Having shewn the necessity of confession, our church proceeds to direct us how to perform this duty in an acceptable manner: for confession must be made with "a humble, lowly, "penitent, and obedient heart."
A humble and lowly heart" is an essential requisite in every part of God's worship; but it is so, in an especial manner, when we come before His footstool " to acknowledge and conIfess our manifold sins and wickedness." The lips may utter words in which the heart is uninterested. It was one of the charges brought against the Jews, that they drew near to God with their mouth, and honoured Him with their lips, while their heart was far from Him. †
* Ps. xxxii. 3, &c. See also Job xliii. 5, 6.
Would to God, that the charge were not applicable to professing Christians also ! But it is possible that the heart may be engaged in the utterance of confession, and yet in a very improper manner: the heart may be destitute of humility and lowliness.
A man may even propose to himself his own reputation in the confession which he makes. He may speak degradingly of himself, in order that others may consider him as a pattern of humility. There is reason to fear that this is not unfrequently the case. Humility is the characteristic of a Christian; and therefore pride often conceals itself under the garb of repentance. But when men truly know the evil of sin, their confessions will be made with a heart truly “humble and lowly."
.” It was with such a heart that the prodigal returned to his father's house, saying, “ Father, “I have sinned against Heaven and before “ Thee, and am no more worthy to be called · Thy son.” It was with feelings of deep selfabasement that the contrite publican smote upon his breast, crying, - God be merciful to me a “ sinner!” There were no witnesses of his humiliation present, in whose opinion he could hope to raise himself by the lowly language he used. It was enough for him that the Searcher of hearts saw his “ godly sorrow.” Perhaps it would be useful to inquire, whether the confessions of our closets coincide with those which we make before men: whether the language which we adopt in the church harmonize with our feelings and expressions in secret, when no eye seeth us, and no ear heareth us, but those of our Father who is in heaven. Are we really ashamed of sin? Can we in sincerity adopt the language of Ephraim, whom God heard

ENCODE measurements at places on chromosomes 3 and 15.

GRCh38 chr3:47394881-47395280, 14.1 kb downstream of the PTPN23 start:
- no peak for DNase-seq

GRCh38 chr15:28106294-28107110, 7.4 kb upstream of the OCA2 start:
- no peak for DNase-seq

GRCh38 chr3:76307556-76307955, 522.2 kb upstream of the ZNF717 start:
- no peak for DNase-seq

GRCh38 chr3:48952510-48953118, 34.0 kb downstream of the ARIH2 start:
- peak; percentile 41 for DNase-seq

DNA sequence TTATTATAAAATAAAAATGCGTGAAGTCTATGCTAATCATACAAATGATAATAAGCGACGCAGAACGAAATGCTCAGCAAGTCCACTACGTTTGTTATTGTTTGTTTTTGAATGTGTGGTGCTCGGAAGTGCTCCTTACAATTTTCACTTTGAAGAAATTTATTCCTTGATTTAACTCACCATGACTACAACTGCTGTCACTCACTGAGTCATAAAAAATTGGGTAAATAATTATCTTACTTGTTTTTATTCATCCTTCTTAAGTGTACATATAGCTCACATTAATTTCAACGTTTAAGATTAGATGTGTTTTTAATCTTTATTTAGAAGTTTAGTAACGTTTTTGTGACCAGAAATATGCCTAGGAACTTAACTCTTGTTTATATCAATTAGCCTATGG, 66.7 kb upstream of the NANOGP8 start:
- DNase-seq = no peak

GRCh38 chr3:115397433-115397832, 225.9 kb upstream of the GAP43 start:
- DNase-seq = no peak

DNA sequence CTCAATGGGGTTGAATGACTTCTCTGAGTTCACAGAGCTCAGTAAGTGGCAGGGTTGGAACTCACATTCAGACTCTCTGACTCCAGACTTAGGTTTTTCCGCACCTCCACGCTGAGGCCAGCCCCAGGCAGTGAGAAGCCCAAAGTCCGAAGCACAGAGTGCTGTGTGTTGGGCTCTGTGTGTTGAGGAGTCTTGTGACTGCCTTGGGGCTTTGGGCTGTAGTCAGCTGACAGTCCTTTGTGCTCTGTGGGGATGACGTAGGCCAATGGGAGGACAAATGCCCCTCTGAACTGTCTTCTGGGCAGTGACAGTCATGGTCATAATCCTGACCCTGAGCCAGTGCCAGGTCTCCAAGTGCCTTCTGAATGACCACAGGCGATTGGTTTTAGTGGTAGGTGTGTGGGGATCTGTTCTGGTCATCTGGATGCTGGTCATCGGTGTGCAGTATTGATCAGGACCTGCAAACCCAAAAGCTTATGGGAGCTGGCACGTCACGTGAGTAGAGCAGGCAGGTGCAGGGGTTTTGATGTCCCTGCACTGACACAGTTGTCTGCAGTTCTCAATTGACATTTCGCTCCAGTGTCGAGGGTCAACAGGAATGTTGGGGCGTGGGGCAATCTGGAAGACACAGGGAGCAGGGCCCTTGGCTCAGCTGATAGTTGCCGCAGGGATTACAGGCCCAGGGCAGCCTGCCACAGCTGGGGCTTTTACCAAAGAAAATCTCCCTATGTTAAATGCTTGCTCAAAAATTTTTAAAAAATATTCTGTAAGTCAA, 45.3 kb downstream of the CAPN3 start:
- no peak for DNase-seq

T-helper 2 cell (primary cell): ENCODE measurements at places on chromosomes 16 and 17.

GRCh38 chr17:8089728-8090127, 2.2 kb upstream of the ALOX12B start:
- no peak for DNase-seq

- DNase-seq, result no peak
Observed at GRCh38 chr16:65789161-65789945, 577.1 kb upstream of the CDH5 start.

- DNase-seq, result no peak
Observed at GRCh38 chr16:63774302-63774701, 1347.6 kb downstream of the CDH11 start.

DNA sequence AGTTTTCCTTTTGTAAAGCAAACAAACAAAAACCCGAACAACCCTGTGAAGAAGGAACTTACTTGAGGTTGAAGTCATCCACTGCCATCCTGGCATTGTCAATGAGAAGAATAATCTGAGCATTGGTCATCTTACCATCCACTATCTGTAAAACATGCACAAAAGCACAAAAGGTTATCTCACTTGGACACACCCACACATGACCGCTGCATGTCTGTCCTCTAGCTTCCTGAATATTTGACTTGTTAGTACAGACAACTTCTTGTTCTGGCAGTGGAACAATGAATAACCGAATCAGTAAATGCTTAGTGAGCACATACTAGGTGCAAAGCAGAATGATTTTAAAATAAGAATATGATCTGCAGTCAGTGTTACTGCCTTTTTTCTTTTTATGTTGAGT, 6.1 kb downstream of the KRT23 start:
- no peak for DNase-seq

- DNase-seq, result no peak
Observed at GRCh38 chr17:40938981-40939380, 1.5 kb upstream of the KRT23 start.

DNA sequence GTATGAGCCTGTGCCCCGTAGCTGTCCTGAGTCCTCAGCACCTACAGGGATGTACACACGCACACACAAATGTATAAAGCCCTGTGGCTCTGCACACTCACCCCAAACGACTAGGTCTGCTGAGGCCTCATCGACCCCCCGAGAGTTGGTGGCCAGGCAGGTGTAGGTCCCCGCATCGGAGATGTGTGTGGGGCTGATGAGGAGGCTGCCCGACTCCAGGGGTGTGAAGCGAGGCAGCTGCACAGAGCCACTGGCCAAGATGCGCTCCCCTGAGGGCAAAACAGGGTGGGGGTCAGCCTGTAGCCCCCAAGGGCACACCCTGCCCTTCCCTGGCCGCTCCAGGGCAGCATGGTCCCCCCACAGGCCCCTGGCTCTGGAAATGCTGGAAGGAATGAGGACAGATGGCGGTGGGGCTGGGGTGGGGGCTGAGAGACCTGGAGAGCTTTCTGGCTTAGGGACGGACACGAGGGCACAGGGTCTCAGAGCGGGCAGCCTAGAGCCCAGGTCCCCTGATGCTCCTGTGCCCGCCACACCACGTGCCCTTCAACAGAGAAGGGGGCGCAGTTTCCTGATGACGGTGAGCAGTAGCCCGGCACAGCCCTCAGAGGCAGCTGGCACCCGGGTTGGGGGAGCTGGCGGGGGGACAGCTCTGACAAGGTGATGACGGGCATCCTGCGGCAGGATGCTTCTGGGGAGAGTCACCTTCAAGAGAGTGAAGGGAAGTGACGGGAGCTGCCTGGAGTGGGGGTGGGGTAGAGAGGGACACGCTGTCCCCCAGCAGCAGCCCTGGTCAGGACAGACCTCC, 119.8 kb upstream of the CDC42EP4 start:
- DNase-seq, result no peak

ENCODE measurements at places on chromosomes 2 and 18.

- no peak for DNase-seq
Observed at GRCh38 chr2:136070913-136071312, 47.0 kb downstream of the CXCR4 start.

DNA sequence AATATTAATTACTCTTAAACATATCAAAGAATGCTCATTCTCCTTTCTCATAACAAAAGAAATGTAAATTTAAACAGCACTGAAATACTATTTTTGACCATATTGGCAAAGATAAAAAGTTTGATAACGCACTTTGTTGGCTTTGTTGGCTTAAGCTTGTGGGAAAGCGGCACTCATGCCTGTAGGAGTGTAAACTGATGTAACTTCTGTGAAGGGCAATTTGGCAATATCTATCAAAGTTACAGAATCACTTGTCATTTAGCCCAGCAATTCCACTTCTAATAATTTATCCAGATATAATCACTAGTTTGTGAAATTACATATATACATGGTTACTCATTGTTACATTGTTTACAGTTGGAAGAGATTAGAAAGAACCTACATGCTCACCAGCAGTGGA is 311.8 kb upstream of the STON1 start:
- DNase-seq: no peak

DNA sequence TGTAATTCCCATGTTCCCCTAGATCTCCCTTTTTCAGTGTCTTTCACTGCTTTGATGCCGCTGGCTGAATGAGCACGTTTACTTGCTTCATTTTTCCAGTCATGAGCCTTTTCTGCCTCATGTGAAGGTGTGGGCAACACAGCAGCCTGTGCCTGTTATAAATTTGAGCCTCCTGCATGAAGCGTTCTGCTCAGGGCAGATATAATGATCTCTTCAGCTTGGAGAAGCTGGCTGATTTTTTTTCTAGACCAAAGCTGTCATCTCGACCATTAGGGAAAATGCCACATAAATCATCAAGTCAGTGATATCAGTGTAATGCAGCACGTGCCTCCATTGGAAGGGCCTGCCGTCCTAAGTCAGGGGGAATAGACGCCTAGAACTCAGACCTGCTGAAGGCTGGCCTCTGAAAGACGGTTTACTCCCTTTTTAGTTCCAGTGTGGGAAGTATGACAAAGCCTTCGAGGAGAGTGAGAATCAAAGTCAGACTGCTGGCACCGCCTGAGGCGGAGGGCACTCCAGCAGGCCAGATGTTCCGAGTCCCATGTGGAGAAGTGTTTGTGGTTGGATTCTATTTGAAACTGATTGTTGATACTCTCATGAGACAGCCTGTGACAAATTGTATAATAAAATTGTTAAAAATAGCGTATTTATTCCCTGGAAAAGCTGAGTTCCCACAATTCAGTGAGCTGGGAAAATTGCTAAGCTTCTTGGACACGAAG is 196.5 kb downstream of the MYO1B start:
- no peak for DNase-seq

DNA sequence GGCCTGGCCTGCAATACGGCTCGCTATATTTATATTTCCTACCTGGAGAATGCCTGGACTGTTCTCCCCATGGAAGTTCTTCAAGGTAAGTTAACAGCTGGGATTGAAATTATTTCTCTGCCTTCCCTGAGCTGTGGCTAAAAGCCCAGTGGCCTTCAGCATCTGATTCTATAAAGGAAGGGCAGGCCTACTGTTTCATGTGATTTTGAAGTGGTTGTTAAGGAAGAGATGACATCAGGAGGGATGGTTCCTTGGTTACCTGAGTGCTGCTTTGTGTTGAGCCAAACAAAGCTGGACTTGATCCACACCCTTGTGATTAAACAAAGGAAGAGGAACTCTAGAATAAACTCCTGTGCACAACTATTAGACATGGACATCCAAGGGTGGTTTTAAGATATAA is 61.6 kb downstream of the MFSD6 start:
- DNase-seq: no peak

bemoaning himself thus, " Surely after that I was turned, I repented; and after that I was "instructed, I smote upon my thigh: * I was "ashamed, yea, even confounded, because I "did bear the reproach of my youth." † Oh, how many are ashamed of outward evidences of poverty, who never felt one emotion of shame on account of sin; though there is nothing but sin that is properly a cause of shame!
Penitence is another concomitant of all true confession. Repentance includes a hatred of sin, and a full purpose to forsake it: "He that "confesseth and forsaketh it shall have mercy.' The promise is exclusively to him. Our sorrow for it must arise from godly, not from worldly motives; for "the sorrow of the world worketh "death." Our dereliction of sin must not be partial, but universal. No reserves must be made. How horrible would be such a prayer as this! "Lord, such and such sins trouble "me, I freely confess them to be sins, and am willing to be delivered from them; but there " is one or more, which I cannot part with, at "least not now, though perhaps I may at some "future time." Do you start at such language? O take heed lest it should prove to be that of your own hearts.
* "Smiting on the thigh is mentioned as a gesture of "violent grief, not only in the sacred (see also Ezek. xxi.
12.) but likewise in the profane writers.-See Homer II. "xii. lin. 163. 11. xv. lin. 397. So in Xenophon (Cyropod. “lib. vii. p. 390. Edit. Hutchinson, 8vo.) When Cyrus "heard of the death of Abradatas, and the sorrow of his 6 wife on that account, επαίσατο αρα τον μηρον, he smote his "thigh."
† Jer. xxxi. 19.